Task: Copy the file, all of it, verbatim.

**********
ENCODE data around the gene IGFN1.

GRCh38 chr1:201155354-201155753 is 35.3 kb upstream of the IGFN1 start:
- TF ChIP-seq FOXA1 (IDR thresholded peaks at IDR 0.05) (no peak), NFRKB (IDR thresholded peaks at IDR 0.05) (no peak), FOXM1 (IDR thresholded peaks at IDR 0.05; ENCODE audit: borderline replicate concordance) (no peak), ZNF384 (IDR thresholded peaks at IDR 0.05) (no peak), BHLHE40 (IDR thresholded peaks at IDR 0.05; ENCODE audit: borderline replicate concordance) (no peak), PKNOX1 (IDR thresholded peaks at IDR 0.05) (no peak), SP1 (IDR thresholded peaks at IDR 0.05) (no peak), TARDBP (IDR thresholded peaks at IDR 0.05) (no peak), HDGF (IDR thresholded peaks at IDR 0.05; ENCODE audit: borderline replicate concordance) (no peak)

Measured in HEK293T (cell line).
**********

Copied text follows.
ENCODE data around the gene IGFN1.

GRCh38 chr1:201155354-201155753 is 35.3 kb upstream of the IGFN1 start:
- TF ChIP-seq FOXA1 (IDR thresholded peaks at IDR 0.05) (no peak), NFRKB (IDR thresholded peaks at IDR 0.05) (no peak), FOXM1 (IDR thresholded peaks at IDR 0.05; ENCODE audit: borderline replicate concordance) (no peak), ZNF384 (IDR thresholded peaks at IDR 0.05) (no peak), BHLHE40 (IDR thresholded peaks at IDR 0.05; ENCODE audit: borderline replicate concordance) (no peak), PKNOX1 (IDR thresholded peaks at IDR 0.05) (no peak), SP1 (IDR thresholded peaks at IDR 0.05) (no peak), TARDBP (IDR thresholded peaks at IDR 0.05) (no peak), HDGF (IDR thresholded peaks at IDR 0.05; ENCODE audit: borderline replicate concordance) (no peak)

Measured in HEK293T (cell line).